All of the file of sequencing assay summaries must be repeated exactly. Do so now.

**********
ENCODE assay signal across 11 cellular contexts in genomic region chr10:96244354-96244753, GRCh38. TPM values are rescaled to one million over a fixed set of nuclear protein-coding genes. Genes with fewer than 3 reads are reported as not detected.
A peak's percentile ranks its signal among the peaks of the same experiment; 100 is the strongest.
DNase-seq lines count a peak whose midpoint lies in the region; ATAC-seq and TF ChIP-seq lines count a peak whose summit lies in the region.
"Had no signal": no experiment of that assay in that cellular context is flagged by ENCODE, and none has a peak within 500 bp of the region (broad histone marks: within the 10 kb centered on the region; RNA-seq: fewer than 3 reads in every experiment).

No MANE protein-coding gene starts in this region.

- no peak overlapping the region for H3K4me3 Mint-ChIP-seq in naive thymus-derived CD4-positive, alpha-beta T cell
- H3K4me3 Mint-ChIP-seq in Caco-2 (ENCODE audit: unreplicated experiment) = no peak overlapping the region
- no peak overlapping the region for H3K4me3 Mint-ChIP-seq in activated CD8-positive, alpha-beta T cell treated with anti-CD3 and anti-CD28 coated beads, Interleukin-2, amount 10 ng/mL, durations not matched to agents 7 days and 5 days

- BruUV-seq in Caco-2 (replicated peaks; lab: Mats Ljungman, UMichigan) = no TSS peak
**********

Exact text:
ENCODE assay signal across 11 cellular contexts in genomic region chr10:96244354-96244753, GRCh38. TPM values are rescaled to one million over a fixed set of nuclear protein-coding genes. Genes with fewer than 3 reads are reported as not detected.
A peak's percentile ranks its signal among the peaks of the same experiment; 100 is the strongest.
DNase-seq lines count a peak whose midpoint lies in the region; ATAC-seq and TF ChIP-seq lines count a peak whose summit lies in the region.
"Had no signal": no experiment of that assay in that cellular context is flagged by ENCODE, and none has a peak within 500 bp of the region (broad histone marks: within the 10 kb centered on the region; RNA-seq: fewer than 3 reads in every experiment).

No MANE protein-coding gene starts in this region.

- no peak overlapping the region for H3K4me3 Mint-ChIP-seq in naive thymus-derived CD4-positive, alpha-beta T cell
- H3K4me3 Mint-ChIP-seq in Caco-2 (ENCODE audit: unreplicated experiment) = no peak overlapping the region
- no peak overlapping the region for H3K4me3 Mint-ChIP-seq in activated CD8-positive, alpha-beta T cell treated with anti-CD3 and anti-CD28 coated beads, Interleukin-2, amount 10 ng/mL, durations not matched to agents 7 days and 5 days

- BruUV-seq in Caco-2 (replicated peaks; lab: Mats Ljungman, UMichigan) = no TSS peak